Blood spattered over my face and my dress, but I was already in shock. His eyes went wide with surprise. He looked down at the metal point dripping with his blud, then fell slowly backward. It was almost graceful, until the bolt in his leg stopped his downward motion. His body jerked around it and spun, leaving him hanging upside down by the arrow’s shaft.
For only a moment, he floated in space, his hair blowing in the breeze. Then the arrow broke, and he fell to the ground with a nasty thud.
Goodwill cackled in triumph.
I took one last look at freedom over the wall. Just a few more feet, and I would have been out of the orchard and on my way to the tailor’s shop. But I couldn’t leave Criminy. I began to climb down. I skidded and slipped, just as I had going up, and the bark tore at my hands and wrists, where I’d pulled off my gloves to climb. A broken branch ripped open my left palm, but I didn’t register the pain. I swung down from the lowest branch and landed in the dirt beside Criminy’s still form.
Ignoring Goodwill, I rolled Criminy over so that he was on his back and cradled his head in my lap. It wasn’t easy, with the arrow shaft poking out through both sides of his neck. When I saw that he was breathing, I started breathing again, too. Maybe there was still time to save him.
“What’d you do to me, girly?” Goodwill asked, and I could hear the slurring in his voice. I couldn’t believe he wasn’t dead yet.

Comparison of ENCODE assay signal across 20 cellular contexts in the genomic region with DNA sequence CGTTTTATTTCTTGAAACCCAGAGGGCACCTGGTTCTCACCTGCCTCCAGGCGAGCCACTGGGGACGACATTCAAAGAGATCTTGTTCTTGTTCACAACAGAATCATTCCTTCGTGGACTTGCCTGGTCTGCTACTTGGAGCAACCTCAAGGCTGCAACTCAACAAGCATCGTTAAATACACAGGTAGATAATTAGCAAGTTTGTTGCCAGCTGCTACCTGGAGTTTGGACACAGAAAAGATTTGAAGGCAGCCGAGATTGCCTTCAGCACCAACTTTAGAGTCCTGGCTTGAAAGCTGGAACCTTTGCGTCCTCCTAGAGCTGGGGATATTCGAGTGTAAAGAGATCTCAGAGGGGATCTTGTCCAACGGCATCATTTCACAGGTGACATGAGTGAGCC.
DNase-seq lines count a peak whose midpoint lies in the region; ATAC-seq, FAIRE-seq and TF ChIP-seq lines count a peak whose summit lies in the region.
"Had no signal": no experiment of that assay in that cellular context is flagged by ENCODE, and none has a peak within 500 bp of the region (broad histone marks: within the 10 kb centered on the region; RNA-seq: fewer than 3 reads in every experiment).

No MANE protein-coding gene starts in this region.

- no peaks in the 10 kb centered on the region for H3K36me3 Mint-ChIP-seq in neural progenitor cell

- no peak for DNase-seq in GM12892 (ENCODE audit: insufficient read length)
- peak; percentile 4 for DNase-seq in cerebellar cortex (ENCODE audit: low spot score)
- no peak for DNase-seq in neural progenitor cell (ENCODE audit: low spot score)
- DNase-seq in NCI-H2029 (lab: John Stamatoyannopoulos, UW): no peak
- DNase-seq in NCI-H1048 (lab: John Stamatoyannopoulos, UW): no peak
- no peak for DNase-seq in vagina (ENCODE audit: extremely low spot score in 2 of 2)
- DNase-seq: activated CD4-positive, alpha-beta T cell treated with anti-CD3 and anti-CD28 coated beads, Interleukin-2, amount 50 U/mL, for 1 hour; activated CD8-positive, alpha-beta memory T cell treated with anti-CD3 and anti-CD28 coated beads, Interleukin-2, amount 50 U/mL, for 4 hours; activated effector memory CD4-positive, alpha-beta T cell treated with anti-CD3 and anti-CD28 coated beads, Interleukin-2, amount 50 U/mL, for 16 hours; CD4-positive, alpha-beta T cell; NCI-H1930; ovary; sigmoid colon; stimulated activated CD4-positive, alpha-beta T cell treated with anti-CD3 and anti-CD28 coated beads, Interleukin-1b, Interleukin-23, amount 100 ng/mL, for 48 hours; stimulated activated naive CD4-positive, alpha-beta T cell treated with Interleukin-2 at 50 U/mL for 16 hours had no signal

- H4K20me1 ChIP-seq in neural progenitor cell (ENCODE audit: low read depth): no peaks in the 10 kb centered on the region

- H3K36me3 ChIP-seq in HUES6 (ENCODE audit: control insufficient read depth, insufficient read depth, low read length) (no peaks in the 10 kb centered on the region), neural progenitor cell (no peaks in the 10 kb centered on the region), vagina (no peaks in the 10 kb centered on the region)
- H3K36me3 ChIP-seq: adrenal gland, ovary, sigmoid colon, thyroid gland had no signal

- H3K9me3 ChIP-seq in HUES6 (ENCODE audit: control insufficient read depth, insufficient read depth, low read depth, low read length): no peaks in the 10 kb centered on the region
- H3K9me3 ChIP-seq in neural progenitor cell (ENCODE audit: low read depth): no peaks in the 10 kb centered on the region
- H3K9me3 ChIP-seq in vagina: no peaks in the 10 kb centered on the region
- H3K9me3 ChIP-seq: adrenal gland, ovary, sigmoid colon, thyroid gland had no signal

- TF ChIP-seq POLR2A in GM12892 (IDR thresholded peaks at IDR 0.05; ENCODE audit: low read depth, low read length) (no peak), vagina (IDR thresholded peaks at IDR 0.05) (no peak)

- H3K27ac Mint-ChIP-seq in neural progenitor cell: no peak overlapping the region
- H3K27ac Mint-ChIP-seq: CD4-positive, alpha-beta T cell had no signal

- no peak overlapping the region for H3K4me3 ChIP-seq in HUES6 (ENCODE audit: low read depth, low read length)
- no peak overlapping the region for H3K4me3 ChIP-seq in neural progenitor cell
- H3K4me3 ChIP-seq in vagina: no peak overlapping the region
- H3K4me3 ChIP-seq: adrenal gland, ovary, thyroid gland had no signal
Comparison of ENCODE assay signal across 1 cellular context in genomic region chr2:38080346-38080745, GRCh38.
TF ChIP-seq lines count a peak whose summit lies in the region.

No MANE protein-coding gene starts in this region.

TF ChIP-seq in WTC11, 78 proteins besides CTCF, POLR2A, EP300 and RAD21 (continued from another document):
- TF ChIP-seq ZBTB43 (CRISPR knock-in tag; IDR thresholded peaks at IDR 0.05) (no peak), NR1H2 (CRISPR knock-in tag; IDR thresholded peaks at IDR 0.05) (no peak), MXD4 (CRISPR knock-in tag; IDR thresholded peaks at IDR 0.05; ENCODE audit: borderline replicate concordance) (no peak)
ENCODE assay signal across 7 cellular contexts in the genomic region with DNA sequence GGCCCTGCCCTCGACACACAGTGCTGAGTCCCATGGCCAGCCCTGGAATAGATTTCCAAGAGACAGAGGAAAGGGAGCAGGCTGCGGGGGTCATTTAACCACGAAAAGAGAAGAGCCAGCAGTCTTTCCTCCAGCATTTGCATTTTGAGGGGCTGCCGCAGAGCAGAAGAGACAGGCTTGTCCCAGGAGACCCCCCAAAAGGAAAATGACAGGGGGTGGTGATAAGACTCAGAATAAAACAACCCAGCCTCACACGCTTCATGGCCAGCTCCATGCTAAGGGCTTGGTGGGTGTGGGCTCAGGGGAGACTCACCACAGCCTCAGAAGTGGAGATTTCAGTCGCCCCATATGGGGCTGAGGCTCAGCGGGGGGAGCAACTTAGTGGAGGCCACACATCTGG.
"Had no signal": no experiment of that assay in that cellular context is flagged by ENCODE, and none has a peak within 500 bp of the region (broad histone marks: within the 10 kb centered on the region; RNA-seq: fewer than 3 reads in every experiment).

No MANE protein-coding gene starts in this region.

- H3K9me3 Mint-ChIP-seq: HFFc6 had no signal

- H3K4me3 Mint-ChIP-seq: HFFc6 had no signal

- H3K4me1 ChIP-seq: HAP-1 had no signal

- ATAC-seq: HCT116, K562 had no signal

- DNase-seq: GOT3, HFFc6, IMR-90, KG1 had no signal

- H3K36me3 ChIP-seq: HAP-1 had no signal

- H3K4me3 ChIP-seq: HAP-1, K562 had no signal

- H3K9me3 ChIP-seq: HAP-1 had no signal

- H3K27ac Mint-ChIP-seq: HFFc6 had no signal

“I told you to watch out for dark-haired strangers, Mr. Grove,” I said, my voice breaking.
As he struggled to aim his crossbow at me, I bent my head over Criminy and stroked his face with my bare hands. I felt his lips twitch as he smelled the fresh blood on the scratches. When his tongue shot out and started licking the wound on my palm, I cradled his head and shook with sobs, my now loose hair flopping over us both. Whatever pleasure he could get from the blood, I hoped it would help make his last moments better.
“You knew,” the old man said, accusing. “All along.”
“I knew enough to find you,” I said. “And I knew enough to kill you.”
Goodwill flopped over, the crossbow in his hands shaking. He was breathing heavily, sweating and shaking.